6. I got the last q wrong because I overthought the situation – after she puts all the items in her cart, she won’t magically be at the checkout, so she has to wheel her cart there before she can place the items on the conveyor belt. Stupid question – it would have been better to just stick with the pix and put them in logical order; less chance of confusion that way.

    • Lee, I did the exact same thing. Next, she had to go to the front of the store before she could scan her items. I though the cart represented that step, but I guess it just represented putting the items in the cart?

      • Yes, it appears so. I went back and forth between the cart and the conveyor belt; ultimately going with the cart because of the question’s emphasis on “next,” and clearly “items in the cart” comes before “items on the conveyor belt,” given that the cart is in use.

    • Ann in L.A. says:

      It’s also stupid because she seems to gather all her items first, meaning she is capable of carrying them without a cart. Then, puts them in the cart.

    • Michael E. Lopez says:

      I don’t know… it doesn’t seem that confusing. You look to see which sentence comes after the one that is referenced, and then you look to see which picture best represents that sentence.

      • Okay, Mr. Lopez, the next step is that she goes to the front. Which image would you pick for that?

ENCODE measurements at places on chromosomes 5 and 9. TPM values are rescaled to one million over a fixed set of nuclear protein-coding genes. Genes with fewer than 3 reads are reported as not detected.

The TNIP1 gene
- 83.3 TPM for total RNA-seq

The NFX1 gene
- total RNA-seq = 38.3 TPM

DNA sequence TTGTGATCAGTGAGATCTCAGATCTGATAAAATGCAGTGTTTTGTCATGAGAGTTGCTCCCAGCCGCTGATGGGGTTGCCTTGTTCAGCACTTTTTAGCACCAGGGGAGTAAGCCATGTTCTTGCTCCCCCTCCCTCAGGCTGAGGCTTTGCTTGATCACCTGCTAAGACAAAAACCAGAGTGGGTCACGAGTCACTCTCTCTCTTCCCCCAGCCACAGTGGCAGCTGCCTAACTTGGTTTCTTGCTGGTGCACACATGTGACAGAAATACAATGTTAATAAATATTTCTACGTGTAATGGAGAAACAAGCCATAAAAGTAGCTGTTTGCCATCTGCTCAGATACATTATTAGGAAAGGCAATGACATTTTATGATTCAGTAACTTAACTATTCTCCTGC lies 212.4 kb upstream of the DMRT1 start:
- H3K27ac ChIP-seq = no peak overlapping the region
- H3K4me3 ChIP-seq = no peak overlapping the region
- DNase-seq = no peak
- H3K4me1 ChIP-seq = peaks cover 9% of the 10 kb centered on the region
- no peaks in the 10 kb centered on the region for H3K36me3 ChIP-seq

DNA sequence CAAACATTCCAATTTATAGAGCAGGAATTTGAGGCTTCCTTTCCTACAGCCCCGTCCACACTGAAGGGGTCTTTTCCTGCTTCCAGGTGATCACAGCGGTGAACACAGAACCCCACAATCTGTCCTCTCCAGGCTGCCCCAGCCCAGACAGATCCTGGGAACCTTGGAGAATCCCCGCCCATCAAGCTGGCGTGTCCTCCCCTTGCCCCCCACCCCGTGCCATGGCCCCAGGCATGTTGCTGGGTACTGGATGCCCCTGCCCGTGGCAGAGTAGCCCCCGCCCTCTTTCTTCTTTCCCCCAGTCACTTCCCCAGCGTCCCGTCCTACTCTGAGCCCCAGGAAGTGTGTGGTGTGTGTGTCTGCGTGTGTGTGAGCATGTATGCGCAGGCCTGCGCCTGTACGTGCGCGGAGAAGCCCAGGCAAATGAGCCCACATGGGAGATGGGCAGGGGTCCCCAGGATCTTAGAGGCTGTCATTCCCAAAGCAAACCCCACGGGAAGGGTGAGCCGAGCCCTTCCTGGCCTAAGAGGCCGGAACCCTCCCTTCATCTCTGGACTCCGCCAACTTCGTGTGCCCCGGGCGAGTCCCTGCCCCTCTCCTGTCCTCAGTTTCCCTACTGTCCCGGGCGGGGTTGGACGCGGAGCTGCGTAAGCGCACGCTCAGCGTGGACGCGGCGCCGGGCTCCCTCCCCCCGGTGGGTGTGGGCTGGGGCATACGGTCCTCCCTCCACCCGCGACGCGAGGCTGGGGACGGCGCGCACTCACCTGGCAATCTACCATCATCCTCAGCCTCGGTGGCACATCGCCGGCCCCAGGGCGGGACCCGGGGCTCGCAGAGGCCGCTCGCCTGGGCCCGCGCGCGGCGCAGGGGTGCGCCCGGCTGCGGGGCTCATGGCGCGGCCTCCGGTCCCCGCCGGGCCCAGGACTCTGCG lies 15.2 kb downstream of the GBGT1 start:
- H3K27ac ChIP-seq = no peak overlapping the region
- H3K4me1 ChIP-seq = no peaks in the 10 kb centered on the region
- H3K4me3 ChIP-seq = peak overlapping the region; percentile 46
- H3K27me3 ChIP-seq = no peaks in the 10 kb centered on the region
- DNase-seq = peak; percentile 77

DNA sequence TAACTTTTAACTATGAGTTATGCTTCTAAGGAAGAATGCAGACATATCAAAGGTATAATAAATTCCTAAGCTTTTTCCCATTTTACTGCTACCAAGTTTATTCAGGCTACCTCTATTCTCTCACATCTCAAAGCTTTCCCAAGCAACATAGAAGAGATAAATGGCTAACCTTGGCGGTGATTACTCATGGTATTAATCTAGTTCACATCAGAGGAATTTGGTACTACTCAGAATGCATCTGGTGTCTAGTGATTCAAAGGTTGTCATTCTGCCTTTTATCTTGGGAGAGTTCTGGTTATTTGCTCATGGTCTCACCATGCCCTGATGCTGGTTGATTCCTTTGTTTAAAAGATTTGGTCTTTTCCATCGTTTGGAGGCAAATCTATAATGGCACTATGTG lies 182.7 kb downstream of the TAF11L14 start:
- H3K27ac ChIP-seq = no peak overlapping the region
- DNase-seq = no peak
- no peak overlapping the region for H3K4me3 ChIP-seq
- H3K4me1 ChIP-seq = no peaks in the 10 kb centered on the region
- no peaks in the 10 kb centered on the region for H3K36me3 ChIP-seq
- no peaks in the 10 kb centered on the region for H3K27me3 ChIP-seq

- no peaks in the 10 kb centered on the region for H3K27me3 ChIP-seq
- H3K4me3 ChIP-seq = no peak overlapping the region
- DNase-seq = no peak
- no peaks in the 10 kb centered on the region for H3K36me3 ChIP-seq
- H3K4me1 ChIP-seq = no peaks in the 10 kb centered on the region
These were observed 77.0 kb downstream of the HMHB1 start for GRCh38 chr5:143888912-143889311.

In hindsight, going to the front is not depicted and scanning is the next step shown but look at the directions again.

        • Michael E. Lopez says:

          I wasn’t saying that a reasonable person couldn’t misunderstand the question; reasonable people screw things up all the time. I was just saying that the question wasn’t really that confusing, objectively speaking.

          But since you’ve decided to try to hash this out, NDC, and have asked me a pointed and personally addressed question, I’ll oblige you. Per your instructions, I’ve looked again at the directions.

          You say that the next step is that she goes to the front. But that’s not the case. What she did next was:

          “She went to the front AND had the cashier scan each item.”


          “She went to the front, THEN had the cashier scan each item.”

          So there wouldn’t need to be a separate picture for “Go to the front” because it’s not a separate step, it’s part of a single step, the pretty obviously correct picture for which is the one of the items on the conveyor belt on their way to the scanner.

          There are also, if you notice, exactly four pictures presented for four steps that are recited in the passage. The pictures are even presented in the same order as the sentences.